By: Rick North
Last week, the Fast Track bill, also known as Trade Promotion Authority, was passed in the Senate Finance Committee. It would facilitate passage of the Trans-Pacific Partnership (TPP) trade agreement between the U.S. and 11 other nations.
Leading the charge are President Obama, Republican Congressional leadership, and, from Oregon, Ron Wyden and Earl Blumenauer.d
Leading the opposition are Elizabeth Warren, Bernie Sanders, Harry Reid, progressive Democrats like Peter DeFazio, and wary Tea Party Republicans.
The ever-growing list of organizational opposition to Fast Track/TPP is a virtual Who’s Who of Main Street America, including labor, environment, consumer protection, food and agriculture, political fairness, communities of color and religion. In fact, it’s difficult to find anyone who actually supports it other than large corporations.
So why do Wyden and Blumenauer favor it, spurning a significant majority of their constituents?
I don’t know. Many accuse them of being bought out by corporations, but I don’t think it’s that simple. On other issues, they’ve been excellent and I’d probably vote the same way they do 90% of the time. Maybe I’m incredibly naïve, but I think they’re trying to do what they think is right, especially for Oregon’s exporters.
But I have to wonder if their decades-long support of trade has morphed into some strain of ideological tunnel vision, where inconvenient truths are ignored or suppressed. Damn the torpedoes, full speed ahead, no matter how much collateral damage results from TPP’s provisions. Only five out of 29 sections even deal with trade -the rest are greasing the skids for unfettered corporate control.
The capitulation of nations and their citizens to multinational corporations is the crux of the opposition to Fast Track/TPP. In addition to the potential loss of jobs, loss of sovereignty is THE key issue, its significance far outweighing any possible benefits.
But Obama, Wyden and Blumenauer never acknowledge this elephant in the room, other than half-truth sound bites. And our toothless mainstream media rarely, if ever, presses them on the point.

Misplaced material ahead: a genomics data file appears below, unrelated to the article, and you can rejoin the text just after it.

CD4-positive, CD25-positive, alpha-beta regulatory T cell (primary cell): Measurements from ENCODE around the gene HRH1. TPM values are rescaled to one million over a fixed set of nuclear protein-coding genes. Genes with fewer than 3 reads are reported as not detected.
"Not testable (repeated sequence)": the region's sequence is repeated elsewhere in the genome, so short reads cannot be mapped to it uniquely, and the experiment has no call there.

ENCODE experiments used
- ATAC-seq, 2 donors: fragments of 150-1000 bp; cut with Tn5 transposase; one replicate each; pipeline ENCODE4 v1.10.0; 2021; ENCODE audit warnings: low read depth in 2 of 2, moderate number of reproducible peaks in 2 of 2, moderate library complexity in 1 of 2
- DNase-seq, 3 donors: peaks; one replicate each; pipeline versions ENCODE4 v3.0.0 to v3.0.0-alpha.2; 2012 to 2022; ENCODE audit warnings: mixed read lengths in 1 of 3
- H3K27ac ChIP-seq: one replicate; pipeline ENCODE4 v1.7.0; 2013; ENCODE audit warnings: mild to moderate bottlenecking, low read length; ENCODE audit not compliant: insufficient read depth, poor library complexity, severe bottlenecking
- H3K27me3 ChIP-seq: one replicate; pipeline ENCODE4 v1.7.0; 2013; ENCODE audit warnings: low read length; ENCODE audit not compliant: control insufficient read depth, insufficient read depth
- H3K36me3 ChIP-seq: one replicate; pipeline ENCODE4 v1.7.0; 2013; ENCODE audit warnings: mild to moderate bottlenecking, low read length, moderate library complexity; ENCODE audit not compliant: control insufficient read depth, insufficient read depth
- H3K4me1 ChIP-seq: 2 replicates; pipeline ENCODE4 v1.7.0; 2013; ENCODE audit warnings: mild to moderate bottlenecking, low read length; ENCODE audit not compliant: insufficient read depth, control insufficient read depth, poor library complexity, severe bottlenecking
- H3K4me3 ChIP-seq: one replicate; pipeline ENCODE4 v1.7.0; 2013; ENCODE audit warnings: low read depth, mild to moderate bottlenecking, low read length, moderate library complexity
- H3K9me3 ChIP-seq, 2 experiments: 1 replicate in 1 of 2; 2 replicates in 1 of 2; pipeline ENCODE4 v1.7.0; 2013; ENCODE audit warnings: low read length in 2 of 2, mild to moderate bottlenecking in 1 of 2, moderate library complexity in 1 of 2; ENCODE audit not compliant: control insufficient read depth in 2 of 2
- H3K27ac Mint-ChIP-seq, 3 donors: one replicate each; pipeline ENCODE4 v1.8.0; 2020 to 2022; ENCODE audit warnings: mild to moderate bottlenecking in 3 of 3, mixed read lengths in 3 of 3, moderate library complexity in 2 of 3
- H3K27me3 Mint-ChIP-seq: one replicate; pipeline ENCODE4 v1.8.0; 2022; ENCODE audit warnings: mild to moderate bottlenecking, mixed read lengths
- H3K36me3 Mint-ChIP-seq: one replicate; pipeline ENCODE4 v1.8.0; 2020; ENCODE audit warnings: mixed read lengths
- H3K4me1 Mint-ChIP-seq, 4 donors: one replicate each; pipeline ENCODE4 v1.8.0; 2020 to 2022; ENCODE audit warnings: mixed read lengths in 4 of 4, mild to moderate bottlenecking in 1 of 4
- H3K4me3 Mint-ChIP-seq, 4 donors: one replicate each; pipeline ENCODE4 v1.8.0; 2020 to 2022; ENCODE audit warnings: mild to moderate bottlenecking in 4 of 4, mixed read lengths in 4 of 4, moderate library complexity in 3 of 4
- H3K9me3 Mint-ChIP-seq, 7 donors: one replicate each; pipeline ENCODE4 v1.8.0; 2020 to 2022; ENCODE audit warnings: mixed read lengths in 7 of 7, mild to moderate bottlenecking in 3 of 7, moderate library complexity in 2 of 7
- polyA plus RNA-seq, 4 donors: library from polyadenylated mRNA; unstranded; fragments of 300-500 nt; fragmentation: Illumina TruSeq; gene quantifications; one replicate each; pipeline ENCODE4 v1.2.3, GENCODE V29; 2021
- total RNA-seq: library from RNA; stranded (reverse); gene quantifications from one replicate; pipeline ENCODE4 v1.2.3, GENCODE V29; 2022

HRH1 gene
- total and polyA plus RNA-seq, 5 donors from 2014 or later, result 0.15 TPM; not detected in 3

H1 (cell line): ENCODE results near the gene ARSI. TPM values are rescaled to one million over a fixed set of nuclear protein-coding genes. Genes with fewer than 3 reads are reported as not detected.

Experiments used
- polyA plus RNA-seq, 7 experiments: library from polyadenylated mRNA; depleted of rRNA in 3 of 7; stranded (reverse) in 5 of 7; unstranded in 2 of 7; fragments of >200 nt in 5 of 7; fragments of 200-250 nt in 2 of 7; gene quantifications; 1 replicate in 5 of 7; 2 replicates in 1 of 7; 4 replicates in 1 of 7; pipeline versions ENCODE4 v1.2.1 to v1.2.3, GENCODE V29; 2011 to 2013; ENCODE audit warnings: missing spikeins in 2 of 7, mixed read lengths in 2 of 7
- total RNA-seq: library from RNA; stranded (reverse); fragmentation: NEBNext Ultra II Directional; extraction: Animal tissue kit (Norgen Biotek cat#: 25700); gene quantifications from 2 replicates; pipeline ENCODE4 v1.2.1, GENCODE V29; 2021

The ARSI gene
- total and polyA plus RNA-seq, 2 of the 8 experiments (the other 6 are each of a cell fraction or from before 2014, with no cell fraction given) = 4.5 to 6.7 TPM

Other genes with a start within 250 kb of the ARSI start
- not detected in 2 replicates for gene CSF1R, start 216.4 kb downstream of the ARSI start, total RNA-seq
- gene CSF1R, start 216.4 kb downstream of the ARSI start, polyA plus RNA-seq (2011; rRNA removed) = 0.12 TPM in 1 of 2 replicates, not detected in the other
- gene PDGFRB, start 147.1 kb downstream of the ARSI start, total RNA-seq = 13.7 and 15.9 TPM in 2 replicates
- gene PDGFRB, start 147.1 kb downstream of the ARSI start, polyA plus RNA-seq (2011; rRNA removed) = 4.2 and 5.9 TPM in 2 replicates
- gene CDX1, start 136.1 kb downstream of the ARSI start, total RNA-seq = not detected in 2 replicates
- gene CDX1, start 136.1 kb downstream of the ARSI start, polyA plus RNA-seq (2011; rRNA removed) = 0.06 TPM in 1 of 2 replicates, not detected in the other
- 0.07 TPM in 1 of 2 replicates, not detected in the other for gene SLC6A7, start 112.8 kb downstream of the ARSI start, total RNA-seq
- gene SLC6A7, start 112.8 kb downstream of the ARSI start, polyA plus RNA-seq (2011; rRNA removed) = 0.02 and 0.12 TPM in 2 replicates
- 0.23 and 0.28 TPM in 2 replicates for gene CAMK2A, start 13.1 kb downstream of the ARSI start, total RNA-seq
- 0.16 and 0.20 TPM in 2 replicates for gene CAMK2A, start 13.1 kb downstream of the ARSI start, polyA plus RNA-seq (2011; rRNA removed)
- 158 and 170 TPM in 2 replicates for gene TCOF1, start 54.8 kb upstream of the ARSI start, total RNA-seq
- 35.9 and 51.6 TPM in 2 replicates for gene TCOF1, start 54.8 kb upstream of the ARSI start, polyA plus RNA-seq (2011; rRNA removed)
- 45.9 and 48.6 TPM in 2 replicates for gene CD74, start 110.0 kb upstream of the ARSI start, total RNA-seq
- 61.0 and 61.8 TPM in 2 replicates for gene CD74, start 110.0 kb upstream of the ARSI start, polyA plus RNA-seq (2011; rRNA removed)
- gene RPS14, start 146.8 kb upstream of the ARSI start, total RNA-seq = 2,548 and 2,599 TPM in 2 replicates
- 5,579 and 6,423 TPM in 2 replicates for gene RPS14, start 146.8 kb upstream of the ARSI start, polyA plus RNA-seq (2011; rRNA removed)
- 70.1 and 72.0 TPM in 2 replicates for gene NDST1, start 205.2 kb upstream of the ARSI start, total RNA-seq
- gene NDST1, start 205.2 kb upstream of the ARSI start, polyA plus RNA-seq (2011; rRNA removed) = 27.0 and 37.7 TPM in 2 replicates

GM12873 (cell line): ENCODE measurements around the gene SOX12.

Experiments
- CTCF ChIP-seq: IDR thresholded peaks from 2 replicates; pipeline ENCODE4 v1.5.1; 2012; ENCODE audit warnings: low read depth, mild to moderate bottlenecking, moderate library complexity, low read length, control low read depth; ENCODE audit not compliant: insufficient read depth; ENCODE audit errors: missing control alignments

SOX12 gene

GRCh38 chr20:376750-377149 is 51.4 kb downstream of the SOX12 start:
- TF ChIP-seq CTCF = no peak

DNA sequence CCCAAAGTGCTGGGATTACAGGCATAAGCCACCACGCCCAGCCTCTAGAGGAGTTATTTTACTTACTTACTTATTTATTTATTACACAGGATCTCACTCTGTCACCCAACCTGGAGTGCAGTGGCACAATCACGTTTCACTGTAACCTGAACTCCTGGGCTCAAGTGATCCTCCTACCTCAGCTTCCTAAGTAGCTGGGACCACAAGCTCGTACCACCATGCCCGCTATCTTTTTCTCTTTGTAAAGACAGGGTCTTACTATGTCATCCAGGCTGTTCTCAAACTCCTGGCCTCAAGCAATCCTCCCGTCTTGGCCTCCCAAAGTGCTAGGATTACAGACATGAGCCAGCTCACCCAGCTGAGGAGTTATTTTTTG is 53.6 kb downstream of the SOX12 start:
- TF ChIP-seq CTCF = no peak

It’s fascinating – and frustrating – to examine the wording of their statements, not just for what they say, but more importantly, what they don’t.
For example, take transparency. In a press release, Wyden touted the Fast Track bill as having “unprecedented new requirements to increase trade transparency,” such as making the text public for 60 days before the president signs TPP.
What Wyden doesn’t say is that Fast Track has to be voted upon before the public can see the TPP text. Even Congress is muzzled. Only members and their staff who have received security clearance can see it. They can’t make copies of the text (no cell phones allowed), take any notes out of the room or tell anyone without a security clearance what they’ve seen. Only in the parallel universe lying inside the Capital Beltway would this be considered transparency.
And as Elizabeth Warren and Sherrod Brown point out in a letter responding to Obama’s criticisms, this also ignores the fact that TPP negotiations have been conducted secretly almost exclusively by corporate executives and lobbyists.
Then there’s this from a Wyden/Blumenauer op-ed: “Finally, this package for the first time states unequivocally that trade agreements cannot change U.S. law without congressional action . . . it ensures that foreign companies have no more rights in international tribunals than they do in the U.S. court system.”
What they’re not saying is that corporations can (and will) sue governments merely for projected loss of profits. When they win in the three-person tribunals made up primarily of corporate lawyers, countries have two choices. They can give up (or never enact) strong banking regulations and laws protecting health, the environment, social justice or local work rules. OR they can pay penalties – our tax money – to the corporations.
Consider numerous state laws serving the public interest, such as New York’s moratorium on fracking, Vermont’s law requiring labeling of GMO food and Oregon’s potential restrictions on coal trains and gas terminals. All would be in jeopardy.
At the national level, Jeff Merkley just introduced the Invest in American Jobs Act, requiring that federally-funded transportation projects use American steel, iron and other products. Suppose this or any other “Buy America” law passes. If TPP is approved, this protection for American family wage jobs is a sitting duck for a corporate lawsuit.
Obviously, trade can be beneficial. You won’t be drinking coffee from beans grown in the U.S. Other countries can’t grow wheat for their bread and will import it from Oregon and Washington. It’s in everyone’s best interest to have trade agreements with enforceable rules fair to both sides, certainly not a simple task.
But what we’re getting is corporate interest disguised as public interest. Even if there are a few babies in the TPP, they’re drowning in the bath water.
Originally Published: Blue Oregon